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How To Turn A Sabotaging Inner Critic Into An Ally


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If you have an inner critic, you probably know how judgment can debilitate creativity. You could tell yourself many stories of why you're blocked in creative work at times, but the real reason may lie in your past experiences.

Whatever the cause, the automatic response to fear is avoidance. And who could blame you! Self-criticism can really destroy your joy.

Two crucial phases in the creative process where it's best to avoid judgment: the initial phase of the work, and

2. again later, when the project has run its course.

1. Instead of what is right or wrong, the initial phase could begin with:

>>> Let's see what happens! <<<

This opens things up to experimentation and sets aside expectations and predetermined results. Before a thing comes into being, there are no standards of worth, nothing to prove or disprove, no way to value the act and its object.

2. Later on, towards completion, it is more useful to replace criticism with:

>>> Non-judgmental Seeing. <<<

Slow down, and carefully, thoroughly scrutinize and describe exactly what you see. This shifting your focus from judgment to description may sound simple and easy. In fact, it is neither. It is an extremely powerful, intellectual process that can reveal qualities of the project which would otherwise remain obscure. It yields vital information that can guide new work.

The thing you just made has never been seen before by anyone, including you, and the important thing - the only thing - to do now is to become acquainted with it. What good are all the undiscovered elements coming out of our hands until we are aware of them?

One reward of spending all this active seeing time:

Material comes forward from the conscious mind, but it also seeps up from the subconscious and the collective unconscious. This often expresses itself as seeming “accidents". These can turn out to be brilliant discoveries.

There are no accidents. The longer we look, the more we see. To see new things in a work we've created is to see new aspects of ourselves. The more we see, the better we see. The better we see, the better we can become.

Rather than ask yourself questions like: is it right or wrong? good or bad?

Try asking questions that change your focus to non-judgmental seeing:

1. How honest was I in disclosing what I know and feel in my heart?

2. How deep did I allow myself to go?

3. What range of new territory have I explored?

4. How close to the centre of my sense of self did I dare to go?

5. What really resonates within me as true in the work; and what is false or tinny?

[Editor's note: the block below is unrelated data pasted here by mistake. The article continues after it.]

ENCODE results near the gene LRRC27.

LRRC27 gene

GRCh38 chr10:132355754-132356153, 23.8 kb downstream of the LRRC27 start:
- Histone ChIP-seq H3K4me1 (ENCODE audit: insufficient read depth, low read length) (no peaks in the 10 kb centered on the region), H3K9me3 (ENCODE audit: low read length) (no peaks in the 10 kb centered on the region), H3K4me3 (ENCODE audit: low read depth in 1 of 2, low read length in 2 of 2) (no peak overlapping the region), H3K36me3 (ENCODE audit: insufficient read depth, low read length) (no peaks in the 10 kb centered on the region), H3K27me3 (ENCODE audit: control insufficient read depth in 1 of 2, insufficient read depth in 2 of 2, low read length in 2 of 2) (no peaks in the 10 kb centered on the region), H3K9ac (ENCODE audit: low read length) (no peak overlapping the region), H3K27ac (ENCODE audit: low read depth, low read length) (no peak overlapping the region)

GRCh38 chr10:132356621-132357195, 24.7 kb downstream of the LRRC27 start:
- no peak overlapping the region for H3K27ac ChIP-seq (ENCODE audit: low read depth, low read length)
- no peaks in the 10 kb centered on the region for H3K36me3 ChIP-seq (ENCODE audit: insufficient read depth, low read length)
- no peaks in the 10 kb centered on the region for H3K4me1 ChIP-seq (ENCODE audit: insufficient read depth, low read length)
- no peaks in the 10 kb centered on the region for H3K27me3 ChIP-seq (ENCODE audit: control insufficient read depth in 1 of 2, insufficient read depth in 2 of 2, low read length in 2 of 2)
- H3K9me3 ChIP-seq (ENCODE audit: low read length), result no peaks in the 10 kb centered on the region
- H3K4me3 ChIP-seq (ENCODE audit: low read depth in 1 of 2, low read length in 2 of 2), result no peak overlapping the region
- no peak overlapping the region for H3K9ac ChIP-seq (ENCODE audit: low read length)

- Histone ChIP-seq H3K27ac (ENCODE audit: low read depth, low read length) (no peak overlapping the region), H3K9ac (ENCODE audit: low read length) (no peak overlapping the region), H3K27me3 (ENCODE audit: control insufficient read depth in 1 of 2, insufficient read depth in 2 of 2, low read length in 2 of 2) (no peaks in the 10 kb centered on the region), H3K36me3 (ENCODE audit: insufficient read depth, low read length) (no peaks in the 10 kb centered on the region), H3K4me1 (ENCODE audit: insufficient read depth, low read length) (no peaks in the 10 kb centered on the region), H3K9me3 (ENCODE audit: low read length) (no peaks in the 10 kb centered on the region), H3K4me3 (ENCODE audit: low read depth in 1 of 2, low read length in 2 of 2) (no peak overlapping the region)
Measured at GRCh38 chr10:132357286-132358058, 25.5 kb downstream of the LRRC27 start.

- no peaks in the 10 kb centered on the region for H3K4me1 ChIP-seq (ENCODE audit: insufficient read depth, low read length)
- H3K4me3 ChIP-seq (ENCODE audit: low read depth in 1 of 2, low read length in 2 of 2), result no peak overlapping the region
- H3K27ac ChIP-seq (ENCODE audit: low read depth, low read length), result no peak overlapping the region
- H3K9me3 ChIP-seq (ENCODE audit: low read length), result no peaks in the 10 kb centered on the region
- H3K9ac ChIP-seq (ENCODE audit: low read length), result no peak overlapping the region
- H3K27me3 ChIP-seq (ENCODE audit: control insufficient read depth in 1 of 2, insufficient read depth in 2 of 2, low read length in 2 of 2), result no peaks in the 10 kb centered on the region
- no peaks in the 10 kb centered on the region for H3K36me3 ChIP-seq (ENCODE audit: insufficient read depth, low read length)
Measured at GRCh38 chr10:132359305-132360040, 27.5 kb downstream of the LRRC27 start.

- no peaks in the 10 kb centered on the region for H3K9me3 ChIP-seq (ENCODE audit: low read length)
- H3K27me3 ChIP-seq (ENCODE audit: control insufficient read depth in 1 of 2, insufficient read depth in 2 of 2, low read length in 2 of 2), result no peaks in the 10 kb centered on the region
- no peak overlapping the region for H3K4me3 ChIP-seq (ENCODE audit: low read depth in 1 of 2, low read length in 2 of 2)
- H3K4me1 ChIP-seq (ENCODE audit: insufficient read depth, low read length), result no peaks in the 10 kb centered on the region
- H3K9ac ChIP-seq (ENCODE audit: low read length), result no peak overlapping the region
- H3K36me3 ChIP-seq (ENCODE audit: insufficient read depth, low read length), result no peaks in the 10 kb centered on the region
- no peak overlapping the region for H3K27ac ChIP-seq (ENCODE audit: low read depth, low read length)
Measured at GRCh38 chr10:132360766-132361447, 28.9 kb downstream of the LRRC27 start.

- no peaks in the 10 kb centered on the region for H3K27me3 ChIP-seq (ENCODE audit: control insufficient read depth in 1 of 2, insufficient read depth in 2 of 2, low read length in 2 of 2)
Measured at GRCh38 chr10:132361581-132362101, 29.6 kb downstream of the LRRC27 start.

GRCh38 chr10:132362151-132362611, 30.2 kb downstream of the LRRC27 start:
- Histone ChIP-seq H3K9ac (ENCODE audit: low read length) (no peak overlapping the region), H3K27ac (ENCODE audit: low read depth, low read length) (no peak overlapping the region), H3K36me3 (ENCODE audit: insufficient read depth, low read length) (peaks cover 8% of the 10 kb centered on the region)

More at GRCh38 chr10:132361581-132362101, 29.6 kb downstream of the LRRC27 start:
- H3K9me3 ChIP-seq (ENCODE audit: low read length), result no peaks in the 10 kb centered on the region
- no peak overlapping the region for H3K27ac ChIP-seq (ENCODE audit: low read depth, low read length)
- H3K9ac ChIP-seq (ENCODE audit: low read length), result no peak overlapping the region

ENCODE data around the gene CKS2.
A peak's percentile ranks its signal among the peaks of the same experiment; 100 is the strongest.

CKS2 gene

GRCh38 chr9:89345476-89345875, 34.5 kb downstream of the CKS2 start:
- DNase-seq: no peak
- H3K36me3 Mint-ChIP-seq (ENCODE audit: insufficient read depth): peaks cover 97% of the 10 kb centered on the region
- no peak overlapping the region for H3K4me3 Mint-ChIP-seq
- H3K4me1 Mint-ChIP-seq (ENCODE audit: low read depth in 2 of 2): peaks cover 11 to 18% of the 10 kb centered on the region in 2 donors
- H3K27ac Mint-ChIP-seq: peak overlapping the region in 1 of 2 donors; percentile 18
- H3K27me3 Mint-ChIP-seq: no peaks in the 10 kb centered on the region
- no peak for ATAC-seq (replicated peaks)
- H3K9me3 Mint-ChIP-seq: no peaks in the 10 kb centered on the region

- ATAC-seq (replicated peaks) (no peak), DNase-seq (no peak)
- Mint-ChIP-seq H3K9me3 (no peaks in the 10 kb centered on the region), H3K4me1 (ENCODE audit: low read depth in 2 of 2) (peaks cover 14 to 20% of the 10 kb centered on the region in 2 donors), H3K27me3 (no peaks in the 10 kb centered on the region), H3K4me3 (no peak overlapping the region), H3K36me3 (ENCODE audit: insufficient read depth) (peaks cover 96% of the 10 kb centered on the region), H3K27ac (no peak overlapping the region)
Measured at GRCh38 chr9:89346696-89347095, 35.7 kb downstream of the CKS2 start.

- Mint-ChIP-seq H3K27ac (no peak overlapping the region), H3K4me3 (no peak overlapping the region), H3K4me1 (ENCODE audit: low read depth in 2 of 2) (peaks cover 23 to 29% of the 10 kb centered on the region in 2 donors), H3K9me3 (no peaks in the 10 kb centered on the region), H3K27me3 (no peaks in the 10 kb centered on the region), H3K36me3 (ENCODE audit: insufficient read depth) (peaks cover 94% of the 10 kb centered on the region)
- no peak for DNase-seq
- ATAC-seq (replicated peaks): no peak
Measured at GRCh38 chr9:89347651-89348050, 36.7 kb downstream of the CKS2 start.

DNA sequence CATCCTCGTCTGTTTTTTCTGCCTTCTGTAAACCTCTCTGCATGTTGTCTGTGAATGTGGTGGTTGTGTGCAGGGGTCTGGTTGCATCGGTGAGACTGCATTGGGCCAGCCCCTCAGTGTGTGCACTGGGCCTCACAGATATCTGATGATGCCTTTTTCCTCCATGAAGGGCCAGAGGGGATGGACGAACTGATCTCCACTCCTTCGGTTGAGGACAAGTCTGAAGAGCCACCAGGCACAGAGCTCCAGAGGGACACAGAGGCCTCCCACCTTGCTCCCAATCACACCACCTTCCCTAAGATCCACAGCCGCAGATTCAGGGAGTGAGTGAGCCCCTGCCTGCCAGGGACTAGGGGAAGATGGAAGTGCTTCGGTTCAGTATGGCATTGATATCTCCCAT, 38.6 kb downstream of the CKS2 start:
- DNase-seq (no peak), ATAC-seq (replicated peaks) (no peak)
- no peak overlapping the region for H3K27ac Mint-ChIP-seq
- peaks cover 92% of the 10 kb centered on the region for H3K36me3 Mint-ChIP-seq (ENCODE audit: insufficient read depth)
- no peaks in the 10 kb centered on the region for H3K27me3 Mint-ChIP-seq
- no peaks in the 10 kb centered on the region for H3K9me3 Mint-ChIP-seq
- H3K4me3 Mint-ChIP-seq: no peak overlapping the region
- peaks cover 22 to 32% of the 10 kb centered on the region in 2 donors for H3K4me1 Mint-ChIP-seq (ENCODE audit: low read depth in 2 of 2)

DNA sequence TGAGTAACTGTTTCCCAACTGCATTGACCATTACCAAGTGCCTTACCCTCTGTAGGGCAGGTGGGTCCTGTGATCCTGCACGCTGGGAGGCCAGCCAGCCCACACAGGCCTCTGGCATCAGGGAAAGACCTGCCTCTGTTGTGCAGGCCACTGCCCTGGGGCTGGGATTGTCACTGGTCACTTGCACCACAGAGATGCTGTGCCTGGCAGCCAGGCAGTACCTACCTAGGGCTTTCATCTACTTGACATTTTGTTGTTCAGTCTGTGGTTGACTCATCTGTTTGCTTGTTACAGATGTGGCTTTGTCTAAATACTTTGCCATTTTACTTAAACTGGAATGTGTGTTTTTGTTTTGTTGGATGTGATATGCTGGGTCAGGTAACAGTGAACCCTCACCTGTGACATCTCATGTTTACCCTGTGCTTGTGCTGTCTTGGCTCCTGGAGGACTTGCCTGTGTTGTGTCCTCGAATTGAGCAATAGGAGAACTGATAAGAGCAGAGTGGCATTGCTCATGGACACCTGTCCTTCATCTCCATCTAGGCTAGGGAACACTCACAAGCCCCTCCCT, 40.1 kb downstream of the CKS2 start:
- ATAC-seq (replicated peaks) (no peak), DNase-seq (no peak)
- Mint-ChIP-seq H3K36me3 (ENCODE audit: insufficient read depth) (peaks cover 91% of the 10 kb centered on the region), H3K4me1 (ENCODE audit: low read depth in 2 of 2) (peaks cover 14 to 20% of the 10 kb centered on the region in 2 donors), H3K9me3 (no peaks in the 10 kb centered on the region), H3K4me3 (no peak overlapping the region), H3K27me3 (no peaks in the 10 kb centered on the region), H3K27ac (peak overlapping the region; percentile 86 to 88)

How can you avoid judgment when your inner critic overpowers you?

It can't be stopped by pushing it away. Self-criticism is a learned behavior and meant to protect you from shame or wrong doing at some past time. What was learned and repeated becomes a habit, but habits can be changed.

When that critical voice next challenges you, sit with it and own it first. Then ask it insightful questions to assess its present worth to you.

1. How honest is this criticism in light of what I know in my heart to be true?

2. How deep does it actually go?

3. What range of old territory does it refer to?

4. How close to the centre of my sense of self does it truly come?

5. What really resonates within me as true in this criticism, and what seems false?

Then, to complete the peace-making, give it a job to do which better suits its talents. Your critical mind is good at scrutinizing for detail. Let it help you in non-judgmental seeing.

Why be limited to only seeing what you expect to see?

You can enlist the skill of this mind to help your creative mind find deeper meanings in what has come through you. After awhile, it doesn't seem so much that you are of two minds anymore. As you change this habit, you gain a more balanced approach in your own process.

The human mind needs to be educated, but it also needs to be illuminated. By being present, attentive, and reflective, our inner selves become less dependent on our critical minds to provide the answers or direction in our lives. This warming of our imagination may bring to life something unexpected.

Evaluate if you must, but evaluate the genuineness and the true origins of your work.
Evaluate the truth of your critical voices. Evaluate the truth of everything. Then choose. Only listen to the One authentic voice.

About the Author

Hello, I'm Celeste Varley and it is my passion to help people seeking spiritual development to find and explore their own inborn potential for visual expression. Once you learn a new way of seeing, you can access and express deeper feelings that are normally hidden. If this article speaks to your heart, you may want to see more “Fresh Horses" articles on my website. Check it out and see if it's right for you.

Celeste Varley

Discover, uncover & recover your wild artistic potential !


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